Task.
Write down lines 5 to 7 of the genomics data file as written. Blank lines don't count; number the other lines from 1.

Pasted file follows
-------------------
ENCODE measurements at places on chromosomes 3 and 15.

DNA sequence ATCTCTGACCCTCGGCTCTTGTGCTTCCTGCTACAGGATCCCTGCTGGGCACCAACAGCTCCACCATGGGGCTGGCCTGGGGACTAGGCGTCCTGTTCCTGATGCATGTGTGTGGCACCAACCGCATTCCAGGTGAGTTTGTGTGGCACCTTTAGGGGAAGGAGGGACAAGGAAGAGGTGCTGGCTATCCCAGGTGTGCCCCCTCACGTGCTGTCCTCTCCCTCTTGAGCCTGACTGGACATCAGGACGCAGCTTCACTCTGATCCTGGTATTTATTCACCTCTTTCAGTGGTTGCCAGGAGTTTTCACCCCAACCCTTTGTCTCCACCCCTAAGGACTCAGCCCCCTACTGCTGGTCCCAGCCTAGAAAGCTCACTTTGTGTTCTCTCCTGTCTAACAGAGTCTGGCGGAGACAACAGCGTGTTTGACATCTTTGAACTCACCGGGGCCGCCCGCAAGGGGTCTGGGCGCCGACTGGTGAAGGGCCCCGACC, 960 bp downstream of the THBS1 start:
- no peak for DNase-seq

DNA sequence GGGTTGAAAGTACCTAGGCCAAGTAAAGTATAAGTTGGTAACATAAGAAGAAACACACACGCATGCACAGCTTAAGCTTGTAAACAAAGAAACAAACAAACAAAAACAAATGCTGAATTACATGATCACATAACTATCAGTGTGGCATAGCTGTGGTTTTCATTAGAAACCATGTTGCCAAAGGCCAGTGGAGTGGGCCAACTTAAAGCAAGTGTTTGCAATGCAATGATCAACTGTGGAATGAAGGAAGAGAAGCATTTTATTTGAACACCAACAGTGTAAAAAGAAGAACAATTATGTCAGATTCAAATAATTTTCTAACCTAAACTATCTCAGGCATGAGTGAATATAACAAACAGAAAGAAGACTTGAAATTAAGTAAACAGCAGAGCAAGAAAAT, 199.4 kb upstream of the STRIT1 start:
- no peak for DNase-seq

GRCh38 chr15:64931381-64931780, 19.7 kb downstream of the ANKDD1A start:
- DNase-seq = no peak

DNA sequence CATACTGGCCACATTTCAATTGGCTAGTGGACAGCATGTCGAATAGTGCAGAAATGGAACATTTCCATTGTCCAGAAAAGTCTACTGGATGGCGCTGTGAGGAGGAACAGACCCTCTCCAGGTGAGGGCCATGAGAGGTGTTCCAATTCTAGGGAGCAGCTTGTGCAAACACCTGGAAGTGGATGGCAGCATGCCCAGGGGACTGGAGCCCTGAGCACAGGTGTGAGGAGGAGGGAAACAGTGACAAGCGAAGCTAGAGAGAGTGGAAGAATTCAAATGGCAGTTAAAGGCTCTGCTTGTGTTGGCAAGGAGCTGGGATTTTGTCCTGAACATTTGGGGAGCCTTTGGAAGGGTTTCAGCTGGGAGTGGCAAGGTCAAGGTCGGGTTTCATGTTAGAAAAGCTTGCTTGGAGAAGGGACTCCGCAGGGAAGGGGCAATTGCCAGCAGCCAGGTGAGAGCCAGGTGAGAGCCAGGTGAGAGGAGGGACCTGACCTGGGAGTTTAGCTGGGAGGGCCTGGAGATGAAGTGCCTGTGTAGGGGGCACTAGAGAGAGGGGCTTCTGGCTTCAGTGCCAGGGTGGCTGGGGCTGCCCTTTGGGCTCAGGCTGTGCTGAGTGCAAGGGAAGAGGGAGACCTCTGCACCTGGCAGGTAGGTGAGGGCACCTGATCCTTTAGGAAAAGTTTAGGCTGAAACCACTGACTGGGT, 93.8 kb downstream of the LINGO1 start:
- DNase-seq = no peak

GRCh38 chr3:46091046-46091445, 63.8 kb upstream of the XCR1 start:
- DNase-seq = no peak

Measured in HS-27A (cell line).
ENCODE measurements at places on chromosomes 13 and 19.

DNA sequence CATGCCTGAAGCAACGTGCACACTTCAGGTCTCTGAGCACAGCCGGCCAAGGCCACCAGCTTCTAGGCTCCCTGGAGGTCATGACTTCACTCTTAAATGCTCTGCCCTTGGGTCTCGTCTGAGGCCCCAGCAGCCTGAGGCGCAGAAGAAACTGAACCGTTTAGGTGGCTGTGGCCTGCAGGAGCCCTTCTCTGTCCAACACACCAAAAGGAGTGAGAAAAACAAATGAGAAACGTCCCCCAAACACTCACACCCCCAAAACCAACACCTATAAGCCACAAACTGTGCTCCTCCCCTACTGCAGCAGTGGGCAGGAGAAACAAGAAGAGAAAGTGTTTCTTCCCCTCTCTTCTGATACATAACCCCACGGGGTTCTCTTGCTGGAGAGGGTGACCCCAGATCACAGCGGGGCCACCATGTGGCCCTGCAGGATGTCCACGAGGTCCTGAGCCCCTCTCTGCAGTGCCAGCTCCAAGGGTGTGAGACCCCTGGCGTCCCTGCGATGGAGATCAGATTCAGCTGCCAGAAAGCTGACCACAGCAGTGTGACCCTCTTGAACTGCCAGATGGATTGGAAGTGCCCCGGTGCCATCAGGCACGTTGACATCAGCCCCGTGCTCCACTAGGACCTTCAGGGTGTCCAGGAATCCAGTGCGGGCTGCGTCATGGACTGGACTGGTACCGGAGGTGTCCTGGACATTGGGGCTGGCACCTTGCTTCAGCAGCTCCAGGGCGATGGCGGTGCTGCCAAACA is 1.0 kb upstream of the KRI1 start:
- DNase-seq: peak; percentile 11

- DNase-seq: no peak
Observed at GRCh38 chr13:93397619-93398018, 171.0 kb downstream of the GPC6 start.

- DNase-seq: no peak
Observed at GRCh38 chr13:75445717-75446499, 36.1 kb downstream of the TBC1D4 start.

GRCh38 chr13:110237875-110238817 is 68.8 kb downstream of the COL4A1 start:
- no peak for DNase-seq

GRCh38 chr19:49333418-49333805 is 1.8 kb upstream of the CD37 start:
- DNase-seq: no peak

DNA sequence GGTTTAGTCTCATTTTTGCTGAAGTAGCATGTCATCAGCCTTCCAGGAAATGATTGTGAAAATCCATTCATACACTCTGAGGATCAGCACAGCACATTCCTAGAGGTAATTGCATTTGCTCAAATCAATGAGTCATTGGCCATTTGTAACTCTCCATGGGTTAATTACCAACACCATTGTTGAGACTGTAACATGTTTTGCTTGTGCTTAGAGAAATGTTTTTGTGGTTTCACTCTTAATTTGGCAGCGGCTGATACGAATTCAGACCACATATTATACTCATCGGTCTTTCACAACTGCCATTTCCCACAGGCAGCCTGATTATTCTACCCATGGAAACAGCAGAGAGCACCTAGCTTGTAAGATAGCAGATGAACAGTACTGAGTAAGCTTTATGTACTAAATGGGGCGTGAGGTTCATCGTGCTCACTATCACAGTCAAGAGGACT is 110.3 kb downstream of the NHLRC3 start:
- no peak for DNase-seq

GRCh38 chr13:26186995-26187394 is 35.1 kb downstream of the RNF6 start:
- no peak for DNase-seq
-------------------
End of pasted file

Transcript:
- no peak for DNase-seq

GRCh38 chr15:64931381-64931780, 19.7 kb downstream of the ANKDD1A start:
- DNase-seq = no peak